It’s early evening on a Sunday, and four students are carting trays of pork chops, vegetables, cider-braised turkey and cookies into the lobby of the Quality Inn in Westfield, Mass.
They are among a group of Amherst faculty, staff and students who have been quietly working for months to ensure that local Puerto Rican refugees have access to hot meals every week.
Ricky Goodson ’21 volunteered because, he said, it sounded like people needed help. Luz Lim ’20 went because she wanted to meet those who’d been displaced, to get to know them as people. Kirstin Henry ’20 did it because she had started learning about the fraught relationship between the United States and Puerto Rico in an American studies course, where she, Goodson and Lim are classmates. And Khyla Haddock ’20 was there because the others needed a licensed driver and she wanted to pitch in.
The first takers of the dinner feast are two preteen boys. They speak to each other softly in Spanish, quickly fill carry-out trays with food and bolt from the lobby.
At her perch near the main entrance, front desk agent Sarah Howland begins phoning the rooms where Puerto Rican families are staying, telling them in halting Spanish that the food has arrived. She says most of the families have been there since mid-November—living on FEMA aid and waiting for long-term placements in local apartments.
Karen Sánchez-Eppler, the L. Stanton Williams 1941 Professor of American Studies and English, heard about the influx of refugees from Puerto Rico following Hurricane Maria. She reached out to see if there were opportunities for the College to help. Amherst Dining Services, headed by Joseph Flueckiger, agreed to provide dinner for 75 people every Sunday.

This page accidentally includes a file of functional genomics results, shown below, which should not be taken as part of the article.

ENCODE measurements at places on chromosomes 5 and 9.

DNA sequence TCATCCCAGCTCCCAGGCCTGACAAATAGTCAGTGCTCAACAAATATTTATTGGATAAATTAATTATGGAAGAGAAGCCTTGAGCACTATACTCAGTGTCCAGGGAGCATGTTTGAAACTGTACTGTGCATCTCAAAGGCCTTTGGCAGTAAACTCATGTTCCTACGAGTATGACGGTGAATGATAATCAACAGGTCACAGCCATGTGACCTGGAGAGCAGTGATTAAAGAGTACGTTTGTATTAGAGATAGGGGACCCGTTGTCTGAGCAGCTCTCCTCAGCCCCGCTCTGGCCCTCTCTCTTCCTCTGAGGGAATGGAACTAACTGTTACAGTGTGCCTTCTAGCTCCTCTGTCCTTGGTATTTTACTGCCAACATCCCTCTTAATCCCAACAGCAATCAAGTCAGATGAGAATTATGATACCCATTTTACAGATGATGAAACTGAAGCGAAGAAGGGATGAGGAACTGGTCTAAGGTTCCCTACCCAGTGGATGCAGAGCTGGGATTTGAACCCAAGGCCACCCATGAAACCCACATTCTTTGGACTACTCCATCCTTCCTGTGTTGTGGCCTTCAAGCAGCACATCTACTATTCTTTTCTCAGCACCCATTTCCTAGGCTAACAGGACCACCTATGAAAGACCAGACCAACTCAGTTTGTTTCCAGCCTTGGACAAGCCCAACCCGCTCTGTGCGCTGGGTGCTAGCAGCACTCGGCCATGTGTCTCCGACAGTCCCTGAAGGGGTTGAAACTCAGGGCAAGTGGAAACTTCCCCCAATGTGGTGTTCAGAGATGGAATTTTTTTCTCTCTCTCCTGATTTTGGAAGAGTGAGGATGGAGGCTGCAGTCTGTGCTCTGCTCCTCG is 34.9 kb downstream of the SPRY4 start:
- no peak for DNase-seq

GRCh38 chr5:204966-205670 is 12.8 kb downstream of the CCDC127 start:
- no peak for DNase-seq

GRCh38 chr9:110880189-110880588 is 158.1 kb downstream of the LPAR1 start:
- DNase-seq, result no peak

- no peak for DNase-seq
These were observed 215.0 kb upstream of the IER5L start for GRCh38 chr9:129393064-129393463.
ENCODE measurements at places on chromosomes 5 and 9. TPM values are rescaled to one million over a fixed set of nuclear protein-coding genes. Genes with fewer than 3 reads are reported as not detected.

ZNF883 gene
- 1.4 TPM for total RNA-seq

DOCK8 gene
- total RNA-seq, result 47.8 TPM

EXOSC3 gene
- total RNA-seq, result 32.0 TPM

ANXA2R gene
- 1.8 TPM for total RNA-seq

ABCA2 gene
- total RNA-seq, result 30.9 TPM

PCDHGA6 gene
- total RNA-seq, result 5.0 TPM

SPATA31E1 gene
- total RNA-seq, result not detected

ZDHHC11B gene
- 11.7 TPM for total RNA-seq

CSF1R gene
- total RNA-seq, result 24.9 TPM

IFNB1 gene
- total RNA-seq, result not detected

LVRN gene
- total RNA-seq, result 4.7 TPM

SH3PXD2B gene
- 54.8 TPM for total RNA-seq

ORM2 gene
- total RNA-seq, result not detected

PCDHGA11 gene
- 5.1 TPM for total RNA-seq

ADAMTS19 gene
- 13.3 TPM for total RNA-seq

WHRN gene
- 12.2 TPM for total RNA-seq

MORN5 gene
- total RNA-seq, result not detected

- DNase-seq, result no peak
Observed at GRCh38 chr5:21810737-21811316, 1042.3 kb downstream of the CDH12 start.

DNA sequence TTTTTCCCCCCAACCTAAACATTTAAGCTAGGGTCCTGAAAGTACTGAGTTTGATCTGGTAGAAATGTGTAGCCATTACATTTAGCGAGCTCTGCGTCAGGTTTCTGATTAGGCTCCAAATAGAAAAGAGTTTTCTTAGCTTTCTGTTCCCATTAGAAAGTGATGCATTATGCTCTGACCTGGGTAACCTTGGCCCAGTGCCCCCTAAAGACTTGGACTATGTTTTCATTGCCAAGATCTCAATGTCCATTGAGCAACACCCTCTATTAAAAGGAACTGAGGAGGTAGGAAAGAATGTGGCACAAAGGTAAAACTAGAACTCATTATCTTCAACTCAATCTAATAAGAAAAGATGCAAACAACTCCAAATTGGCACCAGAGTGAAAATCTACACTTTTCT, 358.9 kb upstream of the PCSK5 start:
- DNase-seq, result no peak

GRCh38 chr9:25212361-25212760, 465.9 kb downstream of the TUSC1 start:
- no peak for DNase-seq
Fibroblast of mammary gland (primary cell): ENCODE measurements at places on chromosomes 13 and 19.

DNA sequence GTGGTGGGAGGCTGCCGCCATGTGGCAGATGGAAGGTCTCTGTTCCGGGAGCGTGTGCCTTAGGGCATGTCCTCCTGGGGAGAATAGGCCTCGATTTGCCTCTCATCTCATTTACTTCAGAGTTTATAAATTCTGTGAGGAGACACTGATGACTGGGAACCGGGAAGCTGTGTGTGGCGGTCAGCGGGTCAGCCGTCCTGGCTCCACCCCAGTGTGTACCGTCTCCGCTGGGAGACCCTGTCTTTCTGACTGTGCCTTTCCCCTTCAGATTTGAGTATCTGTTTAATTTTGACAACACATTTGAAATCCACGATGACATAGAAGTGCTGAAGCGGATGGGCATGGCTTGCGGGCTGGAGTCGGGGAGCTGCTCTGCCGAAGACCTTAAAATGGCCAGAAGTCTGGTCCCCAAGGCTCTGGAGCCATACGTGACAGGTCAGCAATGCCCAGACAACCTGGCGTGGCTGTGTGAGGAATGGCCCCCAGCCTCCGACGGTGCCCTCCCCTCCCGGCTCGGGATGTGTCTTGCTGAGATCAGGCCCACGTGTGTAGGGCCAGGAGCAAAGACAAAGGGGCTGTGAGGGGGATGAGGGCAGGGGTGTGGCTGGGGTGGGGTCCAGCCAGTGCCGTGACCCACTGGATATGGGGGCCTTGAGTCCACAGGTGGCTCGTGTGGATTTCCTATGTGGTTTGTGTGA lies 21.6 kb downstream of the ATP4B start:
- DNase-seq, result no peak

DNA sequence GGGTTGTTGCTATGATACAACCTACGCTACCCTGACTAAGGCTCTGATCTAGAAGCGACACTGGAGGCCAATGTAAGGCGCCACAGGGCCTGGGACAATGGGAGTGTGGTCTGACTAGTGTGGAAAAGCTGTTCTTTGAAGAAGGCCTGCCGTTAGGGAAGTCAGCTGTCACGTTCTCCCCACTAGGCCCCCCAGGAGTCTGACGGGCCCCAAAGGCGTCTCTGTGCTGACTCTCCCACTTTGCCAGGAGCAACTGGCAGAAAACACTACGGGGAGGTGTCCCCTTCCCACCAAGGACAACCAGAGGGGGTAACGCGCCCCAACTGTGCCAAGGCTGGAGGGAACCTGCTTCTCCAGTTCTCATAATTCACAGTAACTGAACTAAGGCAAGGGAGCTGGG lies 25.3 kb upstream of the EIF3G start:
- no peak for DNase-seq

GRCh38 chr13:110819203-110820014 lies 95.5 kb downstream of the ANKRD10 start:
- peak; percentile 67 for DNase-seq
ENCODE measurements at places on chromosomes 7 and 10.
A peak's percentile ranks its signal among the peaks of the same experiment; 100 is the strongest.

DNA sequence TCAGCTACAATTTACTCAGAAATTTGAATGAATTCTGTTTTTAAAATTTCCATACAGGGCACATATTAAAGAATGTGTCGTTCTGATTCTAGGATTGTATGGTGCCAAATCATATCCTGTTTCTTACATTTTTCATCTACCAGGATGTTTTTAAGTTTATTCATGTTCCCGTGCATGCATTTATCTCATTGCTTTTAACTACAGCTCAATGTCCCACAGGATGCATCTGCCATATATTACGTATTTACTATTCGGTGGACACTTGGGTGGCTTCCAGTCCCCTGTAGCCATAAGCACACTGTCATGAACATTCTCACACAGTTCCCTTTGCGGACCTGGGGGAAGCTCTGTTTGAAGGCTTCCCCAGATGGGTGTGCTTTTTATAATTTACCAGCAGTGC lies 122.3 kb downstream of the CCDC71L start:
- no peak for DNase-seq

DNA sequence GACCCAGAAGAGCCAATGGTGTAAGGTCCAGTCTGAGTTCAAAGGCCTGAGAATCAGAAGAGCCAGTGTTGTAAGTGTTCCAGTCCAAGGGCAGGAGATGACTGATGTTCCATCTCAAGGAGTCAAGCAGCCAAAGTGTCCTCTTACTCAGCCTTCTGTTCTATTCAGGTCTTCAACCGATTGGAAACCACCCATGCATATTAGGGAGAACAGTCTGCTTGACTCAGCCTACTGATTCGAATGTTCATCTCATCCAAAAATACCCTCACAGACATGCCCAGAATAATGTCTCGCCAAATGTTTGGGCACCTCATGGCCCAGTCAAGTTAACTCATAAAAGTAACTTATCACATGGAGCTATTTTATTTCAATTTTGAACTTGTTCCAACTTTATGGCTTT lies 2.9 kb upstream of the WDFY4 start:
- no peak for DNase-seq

Fellow professors Paul A. Schroeder Rodríguez and Solsiree del Moral then figured out ways to incorporate the meal deliveries into their courses—“Puerto Rico: Diaspora Nation” and “Active Citizenship,” respectively.
Among the first students to visit the hotel was Katy Correia ’20. A student in “Diaspora Nation,” she had her first meal with the Puerto Rican families on Easter Sunday: “They definitely didn’t expect that we spoke Spanish, too, so a lot of them were pleasantly surprised. They were more expecting to take their food back to their rooms, but that changed when they realized we were interested in meeting them.”
With other students in “Diaspora Nation,” she went on to interview some of the families for the documentary film Puerto Rico Pa’lante.
“You’ve heard about the stuff going on at the island,” Correia says. “You’ve heard about the destruction. These people are the ones living it. They are the ones experiencing all the things you can’t even imagine. So it was humbling.”
Inside the Quality Inn, the two boys have returned for more pork chops and are giggling together. The Amherst students have been joined by Niurka Velez, who is visiting her mother-in-law at the hotel.
Velez tells the students how she walked out into the eye of Hurricane Maria and looked up at the gray sky, knowing the storm wasn’t over. She’s now searching for work and inquires about jobs at Amherst, so Goodson gives her information on whom to contact.
The Amherst students are still talking about Velez, her resilience and drive, as they walk back to the car.
“Everyone keeps labeling them as refugees,” says Lim. “It’s really people trying to live.”